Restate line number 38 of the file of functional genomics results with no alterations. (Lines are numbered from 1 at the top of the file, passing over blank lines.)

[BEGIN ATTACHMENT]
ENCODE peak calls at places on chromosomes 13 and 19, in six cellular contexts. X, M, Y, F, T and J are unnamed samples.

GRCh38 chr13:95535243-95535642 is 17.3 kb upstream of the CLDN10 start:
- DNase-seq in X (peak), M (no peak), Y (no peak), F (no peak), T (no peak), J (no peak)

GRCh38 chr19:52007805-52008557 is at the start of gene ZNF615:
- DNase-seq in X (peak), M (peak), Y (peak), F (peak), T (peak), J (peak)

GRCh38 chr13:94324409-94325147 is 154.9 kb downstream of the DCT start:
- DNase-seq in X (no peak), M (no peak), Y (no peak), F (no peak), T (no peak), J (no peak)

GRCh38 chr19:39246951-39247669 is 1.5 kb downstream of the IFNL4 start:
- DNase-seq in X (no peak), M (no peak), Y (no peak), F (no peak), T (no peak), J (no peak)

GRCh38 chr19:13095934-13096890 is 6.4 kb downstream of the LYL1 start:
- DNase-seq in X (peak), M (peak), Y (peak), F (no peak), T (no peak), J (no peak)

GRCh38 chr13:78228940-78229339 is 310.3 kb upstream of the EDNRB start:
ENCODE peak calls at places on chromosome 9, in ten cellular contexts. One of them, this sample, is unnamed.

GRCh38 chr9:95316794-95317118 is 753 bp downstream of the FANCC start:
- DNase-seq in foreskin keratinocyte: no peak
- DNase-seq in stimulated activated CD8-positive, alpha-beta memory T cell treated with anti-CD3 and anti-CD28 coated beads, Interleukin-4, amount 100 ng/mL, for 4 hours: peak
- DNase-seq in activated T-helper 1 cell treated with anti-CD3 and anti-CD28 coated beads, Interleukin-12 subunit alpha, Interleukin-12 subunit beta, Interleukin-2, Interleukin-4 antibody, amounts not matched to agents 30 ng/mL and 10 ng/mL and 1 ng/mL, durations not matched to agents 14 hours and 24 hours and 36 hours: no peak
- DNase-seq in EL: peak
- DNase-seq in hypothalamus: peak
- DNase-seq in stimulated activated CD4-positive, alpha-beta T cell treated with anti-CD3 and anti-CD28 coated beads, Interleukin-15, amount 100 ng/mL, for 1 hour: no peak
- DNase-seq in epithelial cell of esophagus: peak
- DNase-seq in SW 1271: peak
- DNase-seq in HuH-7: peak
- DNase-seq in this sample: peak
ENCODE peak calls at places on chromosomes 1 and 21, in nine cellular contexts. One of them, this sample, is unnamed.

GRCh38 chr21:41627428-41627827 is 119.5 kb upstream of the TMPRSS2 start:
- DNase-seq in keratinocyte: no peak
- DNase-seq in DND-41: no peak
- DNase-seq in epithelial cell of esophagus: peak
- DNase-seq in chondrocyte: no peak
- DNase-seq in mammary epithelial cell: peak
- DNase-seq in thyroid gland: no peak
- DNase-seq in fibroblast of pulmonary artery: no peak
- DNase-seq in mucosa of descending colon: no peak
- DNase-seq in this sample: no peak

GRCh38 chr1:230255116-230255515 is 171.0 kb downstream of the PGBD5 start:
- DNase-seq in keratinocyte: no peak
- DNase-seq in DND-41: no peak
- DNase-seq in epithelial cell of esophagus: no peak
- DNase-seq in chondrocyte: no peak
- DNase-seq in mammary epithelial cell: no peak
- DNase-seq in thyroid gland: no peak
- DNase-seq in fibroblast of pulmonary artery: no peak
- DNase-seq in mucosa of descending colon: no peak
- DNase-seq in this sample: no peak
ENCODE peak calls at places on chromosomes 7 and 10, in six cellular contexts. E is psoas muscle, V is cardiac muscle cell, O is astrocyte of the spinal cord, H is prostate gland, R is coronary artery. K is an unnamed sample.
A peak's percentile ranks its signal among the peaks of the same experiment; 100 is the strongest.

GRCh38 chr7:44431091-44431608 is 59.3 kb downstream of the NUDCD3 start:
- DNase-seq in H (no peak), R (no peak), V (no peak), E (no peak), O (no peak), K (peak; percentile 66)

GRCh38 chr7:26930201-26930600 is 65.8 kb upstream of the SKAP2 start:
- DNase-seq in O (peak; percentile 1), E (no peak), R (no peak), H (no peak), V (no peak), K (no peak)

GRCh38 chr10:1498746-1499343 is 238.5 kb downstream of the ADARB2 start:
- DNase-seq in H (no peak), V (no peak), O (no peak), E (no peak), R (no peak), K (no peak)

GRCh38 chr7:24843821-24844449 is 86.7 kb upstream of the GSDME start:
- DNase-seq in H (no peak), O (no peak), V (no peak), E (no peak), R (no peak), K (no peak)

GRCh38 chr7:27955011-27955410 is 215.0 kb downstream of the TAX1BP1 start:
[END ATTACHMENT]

- DNase-seq in DND-41: no peak